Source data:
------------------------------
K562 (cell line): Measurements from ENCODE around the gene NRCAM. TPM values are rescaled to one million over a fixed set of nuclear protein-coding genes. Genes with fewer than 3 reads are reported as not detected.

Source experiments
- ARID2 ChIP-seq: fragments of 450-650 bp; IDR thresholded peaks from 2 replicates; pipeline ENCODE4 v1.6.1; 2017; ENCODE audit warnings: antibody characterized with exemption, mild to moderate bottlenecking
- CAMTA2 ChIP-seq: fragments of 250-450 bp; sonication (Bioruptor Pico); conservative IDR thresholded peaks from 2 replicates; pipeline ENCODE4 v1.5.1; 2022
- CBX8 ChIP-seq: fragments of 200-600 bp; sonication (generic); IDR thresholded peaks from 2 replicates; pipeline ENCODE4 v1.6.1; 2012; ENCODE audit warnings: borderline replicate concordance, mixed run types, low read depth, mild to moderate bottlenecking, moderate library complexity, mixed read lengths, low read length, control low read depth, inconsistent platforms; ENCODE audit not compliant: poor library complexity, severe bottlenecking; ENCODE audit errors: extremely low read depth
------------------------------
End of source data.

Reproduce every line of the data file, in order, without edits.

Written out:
K562 (cell line): Measurements from ENCODE around the gene NRCAM. TPM values are rescaled to one million over a fixed set of nuclear protein-coding genes. Genes with fewer than 3 reads are reported as not detected.

Source experiments
- ARID2 ChIP-seq: fragments of 450-650 bp; IDR thresholded peaks from 2 replicates; pipeline ENCODE4 v1.6.1; 2017; ENCODE audit warnings: antibody characterized with exemption, mild to moderate bottlenecking
- CAMTA2 ChIP-seq: fragments of 250-450 bp; sonication (Bioruptor Pico); conservative IDR thresholded peaks from 2 replicates; pipeline ENCODE4 v1.5.1; 2022
- CBX8 ChIP-seq: fragments of 200-600 bp; sonication (generic); IDR thresholded peaks from 2 replicates; pipeline ENCODE4 v1.6.1; 2012; ENCODE audit warnings: borderline replicate concordance, mixed run types, low read depth, mild to moderate bottlenecking, moderate library complexity, mixed read lengths, low read length, control low read depth, inconsistent platforms; ENCODE audit not compliant: poor library complexity, severe bottlenecking; ENCODE audit errors: extremely low read depth